The impetus over the next 5 years for advances in computers is mostly the government and military. UNIVAC, delivered in 1951 to the Census Bureau, results in a tremendous financial loss to its manufacturer, Remington-Rand. The next year Grace Hopper, now an employee of that company proposes "reuseable software," code segments that could be extracted and assembled according to instructions in a "higher level language." The concept of compiling is born. Hopper would revise this concept over the next twenty years and her ideas would become an integral part of all modern computers. CBS uses one of the 46 UNIVAC computers produced to predict the outcome of the 1952 Presidential Election. They do not air the prediction for 3 hours because they do not trust the machine.
With the introduction of Control Data's CDC1604 in 1958, the first transistor powered computer, a new age dawns. Brilliant scientist Seymour Cray heads the development team. This year integrated circuits are introduced by two men, Jack Kilby and John Noyce, working independently. The second network is developed at MIT. Over the next three years computers begin affecting the day-to-day lives of most Americans. The addition of MICR characters at the bottom of checks is common.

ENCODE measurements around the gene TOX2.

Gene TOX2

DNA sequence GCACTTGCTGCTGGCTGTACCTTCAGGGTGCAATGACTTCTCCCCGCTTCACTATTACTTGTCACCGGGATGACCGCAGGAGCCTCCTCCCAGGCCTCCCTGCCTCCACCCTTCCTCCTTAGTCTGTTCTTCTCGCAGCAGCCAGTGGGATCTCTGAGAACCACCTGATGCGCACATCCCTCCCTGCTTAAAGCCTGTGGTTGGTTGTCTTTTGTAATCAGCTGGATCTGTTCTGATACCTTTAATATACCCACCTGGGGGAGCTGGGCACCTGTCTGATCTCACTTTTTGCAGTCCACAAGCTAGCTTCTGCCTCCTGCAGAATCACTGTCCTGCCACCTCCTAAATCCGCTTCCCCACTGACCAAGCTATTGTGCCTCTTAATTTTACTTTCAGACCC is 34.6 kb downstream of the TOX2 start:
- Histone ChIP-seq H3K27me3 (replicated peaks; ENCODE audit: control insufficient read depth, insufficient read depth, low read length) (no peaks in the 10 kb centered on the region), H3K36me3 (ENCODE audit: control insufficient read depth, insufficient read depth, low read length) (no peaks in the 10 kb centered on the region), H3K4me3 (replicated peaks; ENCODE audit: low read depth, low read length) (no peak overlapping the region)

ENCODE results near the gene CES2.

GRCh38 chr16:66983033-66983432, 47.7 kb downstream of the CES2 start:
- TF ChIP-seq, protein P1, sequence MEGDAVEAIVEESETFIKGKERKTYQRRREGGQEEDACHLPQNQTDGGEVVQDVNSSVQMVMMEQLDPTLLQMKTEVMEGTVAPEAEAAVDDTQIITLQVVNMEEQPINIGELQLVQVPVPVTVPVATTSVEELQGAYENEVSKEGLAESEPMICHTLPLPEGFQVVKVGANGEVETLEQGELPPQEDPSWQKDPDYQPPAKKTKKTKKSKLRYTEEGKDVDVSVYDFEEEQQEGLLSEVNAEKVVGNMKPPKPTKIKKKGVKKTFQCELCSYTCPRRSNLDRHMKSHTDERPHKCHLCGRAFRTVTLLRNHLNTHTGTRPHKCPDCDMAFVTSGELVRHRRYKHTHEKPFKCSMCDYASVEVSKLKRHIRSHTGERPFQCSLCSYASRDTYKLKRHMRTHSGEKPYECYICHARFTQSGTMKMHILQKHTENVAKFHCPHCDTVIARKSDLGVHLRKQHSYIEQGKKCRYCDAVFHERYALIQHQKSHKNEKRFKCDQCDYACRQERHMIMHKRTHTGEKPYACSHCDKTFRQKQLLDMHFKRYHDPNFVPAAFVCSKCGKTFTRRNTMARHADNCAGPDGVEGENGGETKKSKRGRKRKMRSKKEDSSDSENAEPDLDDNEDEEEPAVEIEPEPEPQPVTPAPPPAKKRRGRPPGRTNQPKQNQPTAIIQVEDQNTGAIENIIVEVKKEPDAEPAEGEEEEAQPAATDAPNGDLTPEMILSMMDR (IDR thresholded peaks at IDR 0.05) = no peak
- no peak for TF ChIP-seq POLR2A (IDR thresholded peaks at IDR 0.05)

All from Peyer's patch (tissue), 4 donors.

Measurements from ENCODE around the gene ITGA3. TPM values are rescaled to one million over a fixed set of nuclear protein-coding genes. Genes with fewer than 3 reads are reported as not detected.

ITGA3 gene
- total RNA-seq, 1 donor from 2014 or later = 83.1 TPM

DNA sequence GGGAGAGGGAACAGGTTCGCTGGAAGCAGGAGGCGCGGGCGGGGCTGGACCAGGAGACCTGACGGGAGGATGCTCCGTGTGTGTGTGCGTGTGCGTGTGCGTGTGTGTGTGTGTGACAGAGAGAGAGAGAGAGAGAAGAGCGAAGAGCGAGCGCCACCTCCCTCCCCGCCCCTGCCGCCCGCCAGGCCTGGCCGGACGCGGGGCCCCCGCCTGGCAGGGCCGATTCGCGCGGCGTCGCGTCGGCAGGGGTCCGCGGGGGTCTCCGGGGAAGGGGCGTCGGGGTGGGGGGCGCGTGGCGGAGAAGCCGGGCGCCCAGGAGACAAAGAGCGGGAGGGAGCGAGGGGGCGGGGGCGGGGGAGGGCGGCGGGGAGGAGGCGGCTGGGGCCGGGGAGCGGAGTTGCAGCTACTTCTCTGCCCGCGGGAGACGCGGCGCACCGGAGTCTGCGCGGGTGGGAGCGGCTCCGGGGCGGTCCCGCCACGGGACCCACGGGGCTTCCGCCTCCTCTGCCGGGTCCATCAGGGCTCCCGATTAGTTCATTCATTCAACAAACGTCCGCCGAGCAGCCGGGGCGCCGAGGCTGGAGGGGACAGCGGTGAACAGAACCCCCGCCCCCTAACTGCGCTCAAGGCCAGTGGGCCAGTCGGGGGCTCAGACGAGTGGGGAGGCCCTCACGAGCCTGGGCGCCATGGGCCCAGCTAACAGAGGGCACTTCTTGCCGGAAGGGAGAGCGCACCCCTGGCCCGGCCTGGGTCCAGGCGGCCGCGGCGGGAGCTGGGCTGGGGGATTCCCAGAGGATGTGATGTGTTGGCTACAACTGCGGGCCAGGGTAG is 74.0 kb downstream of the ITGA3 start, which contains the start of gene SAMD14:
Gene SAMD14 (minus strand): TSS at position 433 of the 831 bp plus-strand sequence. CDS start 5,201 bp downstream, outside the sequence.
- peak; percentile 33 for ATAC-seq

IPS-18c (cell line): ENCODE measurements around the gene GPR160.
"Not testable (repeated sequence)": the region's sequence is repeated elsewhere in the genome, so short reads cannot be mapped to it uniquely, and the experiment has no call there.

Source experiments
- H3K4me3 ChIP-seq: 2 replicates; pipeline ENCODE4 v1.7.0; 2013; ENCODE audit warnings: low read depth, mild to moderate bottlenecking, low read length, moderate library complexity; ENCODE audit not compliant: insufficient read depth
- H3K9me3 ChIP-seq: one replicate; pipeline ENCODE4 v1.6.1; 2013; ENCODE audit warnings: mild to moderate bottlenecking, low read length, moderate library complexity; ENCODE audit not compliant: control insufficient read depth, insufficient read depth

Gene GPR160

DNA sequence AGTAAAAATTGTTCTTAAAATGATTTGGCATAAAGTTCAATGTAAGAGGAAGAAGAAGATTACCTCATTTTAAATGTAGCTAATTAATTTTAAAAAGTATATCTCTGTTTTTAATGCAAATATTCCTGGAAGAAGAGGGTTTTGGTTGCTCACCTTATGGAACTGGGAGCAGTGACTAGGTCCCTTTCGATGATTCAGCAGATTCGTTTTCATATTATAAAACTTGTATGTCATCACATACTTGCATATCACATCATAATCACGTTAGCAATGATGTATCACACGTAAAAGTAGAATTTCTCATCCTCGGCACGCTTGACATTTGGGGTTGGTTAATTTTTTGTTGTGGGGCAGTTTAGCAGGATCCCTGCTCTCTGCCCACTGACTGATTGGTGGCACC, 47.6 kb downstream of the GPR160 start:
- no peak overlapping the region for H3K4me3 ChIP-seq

In 1961 Fairchild Semiconductor introduces the integrated circuit. Within ten years all computers use these instead of the transistor. Formally building sized computers are now room-sized, and are considerably more powerful. The following year the Atlas becomes operational, displaying many of the features that make today's systems so powerful including virtual memory, pipeline instruction execution and paging. Designed at the University of Manchester, some of the people who developed Colossus thirty years earlier make contributions.
On April 7, 1964, IBM introduces the System/360. While a technical marvel, the main feature of this machine is business oriented...IBM guarantees the "upward compatibility" of the system, reducing the risk that a business would invest in outdated technology. Dartmouth College, where the first network was demonstrated 25 years earlier, moves to the forefront of the "computer age" with the introduction of TSS(Time Share System) a crude(by today's standards) networking system. It is the first Wide Area Network. In three years Randy Golden, President and Founder of Golden Ink, would begin working on this network.